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View Full Version : Photo/Camera Class vs. Book



somimom
03-18-2008, 02:24 PM
Newbie here. I was wondering how most newbies learn the ins and outs of everything. Did you learn via a class and book or just one or the other? I'm having a tough time finding a class in my area. I've heard about online classes but are those good? Recommendations? Book recommendations? If there is one out there that is a MUST have, please tell me. I've been reading all these forums and reviews on various books on Amazon but can't decide. I live in the Northern Colorado area--Fort Collins if you know of any classes this way. Maybe a lot of it is just experience and trial and error by just getting out a working with your camera?

bauerman
03-18-2008, 02:26 PM
Understanding Exposure - Petersen

Great book on taking manual control of your photography.

I also liked "The Digital Photography Book" by Scott Kelby.

somimom
03-18-2008, 02:32 PM
Thanks so much Jared. The Petersen book was top on my list. Good to know I'm on the right track! :)

tim11
03-18-2008, 03:25 PM
All I learned I learned from one basic photography book, tips from camera forums and photo magazines; most can be borrowed free from local libraries. Shoot, experiment, study the effects and exif data.

Bynx
03-18-2008, 04:22 PM
Since digital cameras have a view screen you can get instant results for your settings. Your eyes are the best teacher. If the picture doesnt look right do it again until it does. You dont need a book. Its not like you are guessing what the pic will look like and you have to wait a week to get the pics back. Shoot, shoot, shoot and dont waste money on an art class.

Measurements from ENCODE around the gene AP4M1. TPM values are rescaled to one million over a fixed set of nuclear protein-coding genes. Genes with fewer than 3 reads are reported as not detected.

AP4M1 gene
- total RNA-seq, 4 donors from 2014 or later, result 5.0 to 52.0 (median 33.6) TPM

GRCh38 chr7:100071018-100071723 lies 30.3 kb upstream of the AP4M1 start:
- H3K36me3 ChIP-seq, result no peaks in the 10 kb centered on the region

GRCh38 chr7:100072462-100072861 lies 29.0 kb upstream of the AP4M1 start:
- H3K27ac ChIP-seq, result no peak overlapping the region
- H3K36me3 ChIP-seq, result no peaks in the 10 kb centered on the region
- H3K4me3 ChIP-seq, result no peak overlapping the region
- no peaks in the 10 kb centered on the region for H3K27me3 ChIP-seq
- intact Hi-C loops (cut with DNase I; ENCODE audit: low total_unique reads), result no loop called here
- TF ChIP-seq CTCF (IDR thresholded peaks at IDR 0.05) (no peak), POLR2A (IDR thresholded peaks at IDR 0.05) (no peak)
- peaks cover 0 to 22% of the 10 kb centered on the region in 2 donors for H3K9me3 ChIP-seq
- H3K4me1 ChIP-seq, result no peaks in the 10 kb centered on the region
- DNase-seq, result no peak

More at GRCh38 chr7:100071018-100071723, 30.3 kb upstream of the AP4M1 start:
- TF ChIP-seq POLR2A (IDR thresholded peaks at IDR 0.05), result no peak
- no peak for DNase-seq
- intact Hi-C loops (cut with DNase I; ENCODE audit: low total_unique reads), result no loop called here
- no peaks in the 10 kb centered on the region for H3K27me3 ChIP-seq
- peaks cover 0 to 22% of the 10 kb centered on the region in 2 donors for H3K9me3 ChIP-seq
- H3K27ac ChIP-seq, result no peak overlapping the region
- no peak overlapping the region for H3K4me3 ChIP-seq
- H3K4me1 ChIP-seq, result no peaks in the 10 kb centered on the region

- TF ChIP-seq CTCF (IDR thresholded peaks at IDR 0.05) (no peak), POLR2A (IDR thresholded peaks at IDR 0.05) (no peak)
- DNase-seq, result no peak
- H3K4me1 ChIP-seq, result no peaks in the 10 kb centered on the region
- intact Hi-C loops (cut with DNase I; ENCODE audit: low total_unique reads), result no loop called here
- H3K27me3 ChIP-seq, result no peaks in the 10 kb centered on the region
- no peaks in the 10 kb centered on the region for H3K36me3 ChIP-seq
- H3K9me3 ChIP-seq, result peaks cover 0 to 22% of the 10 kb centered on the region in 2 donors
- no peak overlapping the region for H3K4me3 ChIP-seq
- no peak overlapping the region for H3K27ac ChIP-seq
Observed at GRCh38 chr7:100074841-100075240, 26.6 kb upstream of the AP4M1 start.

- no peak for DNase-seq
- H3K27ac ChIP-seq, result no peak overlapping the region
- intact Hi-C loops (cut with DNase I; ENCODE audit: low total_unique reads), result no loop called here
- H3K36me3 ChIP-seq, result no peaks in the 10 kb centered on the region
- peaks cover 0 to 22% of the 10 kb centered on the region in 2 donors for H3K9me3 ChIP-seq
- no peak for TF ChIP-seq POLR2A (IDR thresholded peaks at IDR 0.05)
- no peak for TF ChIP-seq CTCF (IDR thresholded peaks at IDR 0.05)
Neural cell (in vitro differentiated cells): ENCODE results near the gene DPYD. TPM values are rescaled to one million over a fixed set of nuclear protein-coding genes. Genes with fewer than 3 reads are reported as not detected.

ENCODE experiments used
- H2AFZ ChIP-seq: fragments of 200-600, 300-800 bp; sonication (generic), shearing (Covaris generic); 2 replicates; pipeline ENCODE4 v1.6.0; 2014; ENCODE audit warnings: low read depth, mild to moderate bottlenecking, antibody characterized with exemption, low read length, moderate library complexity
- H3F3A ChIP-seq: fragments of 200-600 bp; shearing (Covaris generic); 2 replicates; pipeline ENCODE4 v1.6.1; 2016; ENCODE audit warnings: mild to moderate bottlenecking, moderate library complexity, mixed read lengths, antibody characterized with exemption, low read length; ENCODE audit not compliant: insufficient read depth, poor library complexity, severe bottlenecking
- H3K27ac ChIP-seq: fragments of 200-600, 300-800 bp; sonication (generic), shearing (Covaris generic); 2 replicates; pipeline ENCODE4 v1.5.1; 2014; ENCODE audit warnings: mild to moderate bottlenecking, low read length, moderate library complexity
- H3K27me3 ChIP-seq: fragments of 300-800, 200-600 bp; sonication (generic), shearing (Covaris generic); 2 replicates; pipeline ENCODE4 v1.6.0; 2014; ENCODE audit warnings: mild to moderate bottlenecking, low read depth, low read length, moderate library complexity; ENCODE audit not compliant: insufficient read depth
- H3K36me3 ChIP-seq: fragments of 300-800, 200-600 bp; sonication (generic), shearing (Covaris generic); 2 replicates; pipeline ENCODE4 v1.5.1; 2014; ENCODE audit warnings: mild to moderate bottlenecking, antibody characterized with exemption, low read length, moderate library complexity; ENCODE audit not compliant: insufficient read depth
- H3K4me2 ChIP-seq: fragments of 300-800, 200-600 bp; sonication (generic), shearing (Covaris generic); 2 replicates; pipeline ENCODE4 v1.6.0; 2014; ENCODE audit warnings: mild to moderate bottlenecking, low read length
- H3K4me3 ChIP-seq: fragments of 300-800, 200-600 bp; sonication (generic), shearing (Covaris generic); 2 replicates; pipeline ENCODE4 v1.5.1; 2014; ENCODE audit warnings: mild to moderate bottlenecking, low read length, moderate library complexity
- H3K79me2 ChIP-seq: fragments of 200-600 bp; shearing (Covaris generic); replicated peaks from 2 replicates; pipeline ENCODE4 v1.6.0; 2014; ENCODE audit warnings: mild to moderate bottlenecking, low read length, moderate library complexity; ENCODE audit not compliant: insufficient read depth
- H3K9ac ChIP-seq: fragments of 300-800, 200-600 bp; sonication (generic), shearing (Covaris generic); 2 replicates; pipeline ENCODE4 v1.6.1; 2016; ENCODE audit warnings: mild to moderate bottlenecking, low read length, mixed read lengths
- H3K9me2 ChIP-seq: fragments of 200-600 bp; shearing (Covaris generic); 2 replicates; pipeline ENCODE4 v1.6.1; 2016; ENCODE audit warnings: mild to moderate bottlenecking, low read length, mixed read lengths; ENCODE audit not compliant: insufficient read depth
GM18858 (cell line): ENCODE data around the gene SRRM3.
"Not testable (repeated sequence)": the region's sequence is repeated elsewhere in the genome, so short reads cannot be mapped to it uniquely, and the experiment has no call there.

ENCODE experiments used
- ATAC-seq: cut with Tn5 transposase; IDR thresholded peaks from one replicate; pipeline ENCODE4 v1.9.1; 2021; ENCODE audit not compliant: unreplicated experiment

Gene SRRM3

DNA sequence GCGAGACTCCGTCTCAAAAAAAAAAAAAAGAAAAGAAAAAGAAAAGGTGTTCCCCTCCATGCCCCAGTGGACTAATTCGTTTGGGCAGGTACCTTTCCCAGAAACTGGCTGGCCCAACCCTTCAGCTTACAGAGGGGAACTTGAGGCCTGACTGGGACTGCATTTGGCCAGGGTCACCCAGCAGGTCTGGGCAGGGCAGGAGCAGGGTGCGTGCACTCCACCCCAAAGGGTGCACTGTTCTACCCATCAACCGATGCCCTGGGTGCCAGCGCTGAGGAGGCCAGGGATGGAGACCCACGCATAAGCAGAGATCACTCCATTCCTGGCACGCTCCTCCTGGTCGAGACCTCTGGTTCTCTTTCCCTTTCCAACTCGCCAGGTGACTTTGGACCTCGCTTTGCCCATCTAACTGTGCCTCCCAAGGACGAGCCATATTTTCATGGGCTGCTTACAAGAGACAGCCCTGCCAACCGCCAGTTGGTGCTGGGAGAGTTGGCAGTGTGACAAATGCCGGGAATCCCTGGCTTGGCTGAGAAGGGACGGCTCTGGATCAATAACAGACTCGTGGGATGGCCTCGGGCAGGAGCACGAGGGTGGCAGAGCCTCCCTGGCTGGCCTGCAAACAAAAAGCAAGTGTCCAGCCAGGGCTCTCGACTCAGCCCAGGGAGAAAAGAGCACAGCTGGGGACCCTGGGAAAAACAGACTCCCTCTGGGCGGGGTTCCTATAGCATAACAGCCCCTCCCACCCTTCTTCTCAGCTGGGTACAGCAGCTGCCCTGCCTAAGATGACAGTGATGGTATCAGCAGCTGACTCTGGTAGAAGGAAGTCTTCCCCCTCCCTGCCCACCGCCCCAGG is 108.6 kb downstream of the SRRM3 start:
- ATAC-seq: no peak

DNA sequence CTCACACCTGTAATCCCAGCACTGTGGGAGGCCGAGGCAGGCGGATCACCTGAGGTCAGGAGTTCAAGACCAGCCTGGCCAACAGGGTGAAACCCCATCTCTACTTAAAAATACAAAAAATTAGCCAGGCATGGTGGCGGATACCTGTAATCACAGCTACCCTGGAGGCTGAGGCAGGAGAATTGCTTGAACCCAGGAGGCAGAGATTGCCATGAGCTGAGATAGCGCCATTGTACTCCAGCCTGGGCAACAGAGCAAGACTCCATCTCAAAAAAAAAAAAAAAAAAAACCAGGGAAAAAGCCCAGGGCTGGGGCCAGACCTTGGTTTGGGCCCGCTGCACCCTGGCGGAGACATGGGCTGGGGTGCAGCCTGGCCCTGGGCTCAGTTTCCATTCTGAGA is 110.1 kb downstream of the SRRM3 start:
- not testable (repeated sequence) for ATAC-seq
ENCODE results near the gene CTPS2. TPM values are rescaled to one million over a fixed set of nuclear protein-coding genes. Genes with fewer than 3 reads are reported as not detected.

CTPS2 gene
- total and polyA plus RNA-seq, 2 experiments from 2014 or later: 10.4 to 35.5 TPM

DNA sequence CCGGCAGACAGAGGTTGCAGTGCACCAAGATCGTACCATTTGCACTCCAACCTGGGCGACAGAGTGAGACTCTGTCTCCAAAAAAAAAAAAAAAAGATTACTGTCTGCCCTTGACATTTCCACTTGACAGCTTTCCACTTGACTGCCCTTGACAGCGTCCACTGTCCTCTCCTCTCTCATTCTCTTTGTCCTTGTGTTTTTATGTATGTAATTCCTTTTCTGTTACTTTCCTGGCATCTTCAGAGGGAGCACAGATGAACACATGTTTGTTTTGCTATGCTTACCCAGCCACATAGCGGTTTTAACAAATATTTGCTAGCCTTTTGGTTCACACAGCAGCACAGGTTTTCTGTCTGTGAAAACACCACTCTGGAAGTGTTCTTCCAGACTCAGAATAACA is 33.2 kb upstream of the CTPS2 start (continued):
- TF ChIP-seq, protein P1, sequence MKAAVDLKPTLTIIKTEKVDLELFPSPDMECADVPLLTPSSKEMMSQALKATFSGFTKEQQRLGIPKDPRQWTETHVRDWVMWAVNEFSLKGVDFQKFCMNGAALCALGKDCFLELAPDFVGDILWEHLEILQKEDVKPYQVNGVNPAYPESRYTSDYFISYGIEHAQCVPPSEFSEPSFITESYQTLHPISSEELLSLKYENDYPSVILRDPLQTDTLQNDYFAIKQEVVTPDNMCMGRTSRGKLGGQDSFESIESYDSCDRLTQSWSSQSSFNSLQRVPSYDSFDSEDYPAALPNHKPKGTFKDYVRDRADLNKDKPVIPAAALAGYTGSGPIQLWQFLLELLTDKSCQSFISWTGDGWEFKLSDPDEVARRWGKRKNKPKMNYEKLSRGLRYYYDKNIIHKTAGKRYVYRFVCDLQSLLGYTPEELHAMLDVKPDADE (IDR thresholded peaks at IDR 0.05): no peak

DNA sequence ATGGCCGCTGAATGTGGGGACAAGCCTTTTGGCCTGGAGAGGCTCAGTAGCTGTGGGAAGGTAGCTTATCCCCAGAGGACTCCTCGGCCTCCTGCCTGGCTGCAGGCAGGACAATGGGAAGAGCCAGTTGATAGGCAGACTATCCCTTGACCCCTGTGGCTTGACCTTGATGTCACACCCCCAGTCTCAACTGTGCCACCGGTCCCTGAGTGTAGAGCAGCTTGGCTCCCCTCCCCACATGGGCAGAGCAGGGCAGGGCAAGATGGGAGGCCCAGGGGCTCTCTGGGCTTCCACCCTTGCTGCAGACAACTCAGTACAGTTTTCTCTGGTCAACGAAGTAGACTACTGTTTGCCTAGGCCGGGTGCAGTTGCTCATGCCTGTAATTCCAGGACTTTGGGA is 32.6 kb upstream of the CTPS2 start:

tim11
03-18-2008, 05:14 PM
Since digital cameras have a view screen you can get instant results for your settings. Your eyes are the best teacher. If the picture doesnt look right do it again until it does. You dont need a book. Its not like you are guessing what the pic will look like and you have to wait a week to get the pics back. Shoot, shoot, shoot and dont waste money on an art class.

I agree on most points except 'you don't need a book'.

You don't need a book but only if you have sources like the internet to grasp basic principle such as exposure, aperture, shutter speed, DoF, ISO; etc. Without understanding such basics you will only look blindly at the screen wondering how to create different effects.

Irreverend reverend
03-18-2008, 06:59 PM
Hi Somimom!

Love your town and surprised the college doesn't offer something compatible for your needs. The advantage of a class, from my p/o/v is being w/others of somewhat similar skill and gaining the additional advantage of hearing their questions and the answers from the instructors; sort of accelerates the learning curve. You also meet some real nice folks!! This "old dog" just signed-up to be taught a "few new tricks."
However you do it, I look forward to your "captures" from such a scenic area.

PJ

Bynx
03-19-2008, 11:55 AM
Tim11 is right. A book is recommended and I ammend my previous post. That book being the manual that came with your camera. I have read mine many times and continue to use it. Knowing your camera is prime. The manual explains very well all the basics of photography while explaining the controls of your camera. Anything after that is for specialities. In the mean time just do a lot of shooting and understand what you are doing.

griptape
03-19-2008, 01:38 PM
Just play with this: http://dryreading.com/camera/index.html until you get a basic understanding of what things do when you change them. Each setting changes how much or how little light gets into the camera. It's not hard to grasp. There really isn't anything more to it. Especially considering modern cameras have metering that tell you when they think your settings are right, if you apply yourself a little, learning how your settings affect your picture doesn't take a book or class to understand.